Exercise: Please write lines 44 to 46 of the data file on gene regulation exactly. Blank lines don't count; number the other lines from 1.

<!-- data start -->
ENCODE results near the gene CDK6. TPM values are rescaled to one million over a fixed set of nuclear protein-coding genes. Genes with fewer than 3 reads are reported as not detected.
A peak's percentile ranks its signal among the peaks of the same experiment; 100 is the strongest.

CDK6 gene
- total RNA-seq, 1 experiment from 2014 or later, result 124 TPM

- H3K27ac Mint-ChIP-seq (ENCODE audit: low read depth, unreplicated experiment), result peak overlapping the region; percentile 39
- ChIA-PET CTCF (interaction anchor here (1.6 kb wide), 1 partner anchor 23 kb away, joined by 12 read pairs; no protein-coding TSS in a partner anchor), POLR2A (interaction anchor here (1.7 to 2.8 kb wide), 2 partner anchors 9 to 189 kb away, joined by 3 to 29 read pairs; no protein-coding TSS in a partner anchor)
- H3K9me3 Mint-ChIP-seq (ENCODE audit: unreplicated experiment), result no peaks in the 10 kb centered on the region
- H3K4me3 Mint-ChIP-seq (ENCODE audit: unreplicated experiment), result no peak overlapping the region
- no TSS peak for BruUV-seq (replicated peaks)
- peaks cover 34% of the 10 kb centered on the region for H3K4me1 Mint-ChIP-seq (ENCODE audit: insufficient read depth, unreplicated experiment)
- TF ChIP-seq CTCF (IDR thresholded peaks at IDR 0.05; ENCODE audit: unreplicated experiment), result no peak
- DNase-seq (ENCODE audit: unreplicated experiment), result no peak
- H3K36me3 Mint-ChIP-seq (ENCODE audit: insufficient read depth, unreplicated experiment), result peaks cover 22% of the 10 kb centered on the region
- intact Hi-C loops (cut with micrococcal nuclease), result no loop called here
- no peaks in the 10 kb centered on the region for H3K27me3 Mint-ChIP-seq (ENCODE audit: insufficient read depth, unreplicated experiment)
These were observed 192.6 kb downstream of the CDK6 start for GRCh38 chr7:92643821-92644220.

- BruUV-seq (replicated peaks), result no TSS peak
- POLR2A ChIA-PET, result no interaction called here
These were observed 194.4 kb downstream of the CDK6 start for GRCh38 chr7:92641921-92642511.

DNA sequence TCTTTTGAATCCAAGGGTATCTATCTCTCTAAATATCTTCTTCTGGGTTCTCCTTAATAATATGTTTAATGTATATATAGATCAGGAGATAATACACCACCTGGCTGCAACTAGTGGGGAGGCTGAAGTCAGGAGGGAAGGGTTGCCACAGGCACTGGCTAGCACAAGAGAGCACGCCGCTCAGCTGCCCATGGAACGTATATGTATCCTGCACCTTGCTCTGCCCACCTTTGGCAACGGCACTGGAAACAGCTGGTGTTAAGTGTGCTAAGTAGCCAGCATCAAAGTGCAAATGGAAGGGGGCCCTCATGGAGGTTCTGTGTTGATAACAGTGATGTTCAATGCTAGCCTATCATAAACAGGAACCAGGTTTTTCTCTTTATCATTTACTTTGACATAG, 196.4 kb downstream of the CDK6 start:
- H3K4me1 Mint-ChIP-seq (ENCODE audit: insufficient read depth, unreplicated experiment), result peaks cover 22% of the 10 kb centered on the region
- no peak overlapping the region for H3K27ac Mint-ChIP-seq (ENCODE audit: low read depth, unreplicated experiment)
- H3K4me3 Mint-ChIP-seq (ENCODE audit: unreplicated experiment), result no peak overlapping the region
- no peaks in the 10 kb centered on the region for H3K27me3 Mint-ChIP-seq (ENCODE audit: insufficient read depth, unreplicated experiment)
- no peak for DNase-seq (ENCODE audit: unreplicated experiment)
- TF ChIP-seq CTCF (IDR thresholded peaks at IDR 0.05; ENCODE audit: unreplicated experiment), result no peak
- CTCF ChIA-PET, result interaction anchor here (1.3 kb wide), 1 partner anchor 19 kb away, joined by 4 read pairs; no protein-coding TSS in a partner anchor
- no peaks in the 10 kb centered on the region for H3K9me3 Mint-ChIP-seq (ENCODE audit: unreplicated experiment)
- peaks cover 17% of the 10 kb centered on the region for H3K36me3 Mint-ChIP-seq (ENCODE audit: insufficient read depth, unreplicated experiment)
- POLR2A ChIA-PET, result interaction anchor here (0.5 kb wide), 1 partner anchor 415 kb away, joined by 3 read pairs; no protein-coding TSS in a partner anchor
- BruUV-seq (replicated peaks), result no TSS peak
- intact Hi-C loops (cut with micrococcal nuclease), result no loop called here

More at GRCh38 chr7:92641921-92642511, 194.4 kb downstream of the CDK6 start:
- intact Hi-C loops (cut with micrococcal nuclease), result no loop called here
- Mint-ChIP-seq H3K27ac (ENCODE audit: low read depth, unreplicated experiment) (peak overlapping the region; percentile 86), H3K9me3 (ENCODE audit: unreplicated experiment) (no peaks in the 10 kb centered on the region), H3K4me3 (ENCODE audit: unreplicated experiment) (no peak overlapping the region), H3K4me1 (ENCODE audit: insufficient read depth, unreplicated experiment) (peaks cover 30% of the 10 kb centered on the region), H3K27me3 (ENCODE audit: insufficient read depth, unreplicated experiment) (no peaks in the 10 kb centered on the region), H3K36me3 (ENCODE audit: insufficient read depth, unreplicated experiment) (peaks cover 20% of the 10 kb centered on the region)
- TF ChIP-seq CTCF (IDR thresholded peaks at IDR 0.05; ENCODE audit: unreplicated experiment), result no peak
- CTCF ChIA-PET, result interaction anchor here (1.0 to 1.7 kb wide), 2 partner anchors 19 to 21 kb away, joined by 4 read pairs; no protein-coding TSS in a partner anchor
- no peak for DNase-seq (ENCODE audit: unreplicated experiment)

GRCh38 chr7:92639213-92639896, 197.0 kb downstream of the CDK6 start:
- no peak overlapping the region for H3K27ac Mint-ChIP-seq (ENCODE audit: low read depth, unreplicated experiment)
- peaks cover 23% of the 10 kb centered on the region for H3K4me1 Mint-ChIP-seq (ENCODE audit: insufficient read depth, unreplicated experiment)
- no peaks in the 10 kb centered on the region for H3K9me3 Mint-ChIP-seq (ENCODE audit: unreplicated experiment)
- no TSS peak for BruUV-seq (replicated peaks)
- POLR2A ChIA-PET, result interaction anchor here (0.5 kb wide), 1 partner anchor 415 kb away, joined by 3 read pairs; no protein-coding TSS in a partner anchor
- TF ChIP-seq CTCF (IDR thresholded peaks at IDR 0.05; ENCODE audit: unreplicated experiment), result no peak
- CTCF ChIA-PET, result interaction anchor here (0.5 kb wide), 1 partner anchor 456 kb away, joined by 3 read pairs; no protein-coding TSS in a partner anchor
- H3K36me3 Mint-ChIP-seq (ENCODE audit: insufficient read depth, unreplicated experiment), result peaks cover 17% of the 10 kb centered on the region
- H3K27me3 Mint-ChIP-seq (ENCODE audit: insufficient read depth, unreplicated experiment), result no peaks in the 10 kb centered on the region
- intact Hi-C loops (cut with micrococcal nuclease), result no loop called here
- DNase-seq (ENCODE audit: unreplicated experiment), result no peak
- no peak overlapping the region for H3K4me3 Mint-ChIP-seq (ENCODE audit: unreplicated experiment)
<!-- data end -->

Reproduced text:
- POLR2A ChIA-PET, result interaction anchor here (0.5 kb wide), 1 partner anchor 415 kb away, joined by 3 read pairs; no protein-coding TSS in a partner anchor
- TF ChIP-seq CTCF (IDR thresholded peaks at IDR 0.05; ENCODE audit: unreplicated experiment), result no peak
- CTCF ChIA-PET, result interaction anchor here (0.5 kb wide), 1 partner anchor 456 kb away, joined by 3 read pairs; no protein-coding TSS in a partner anchor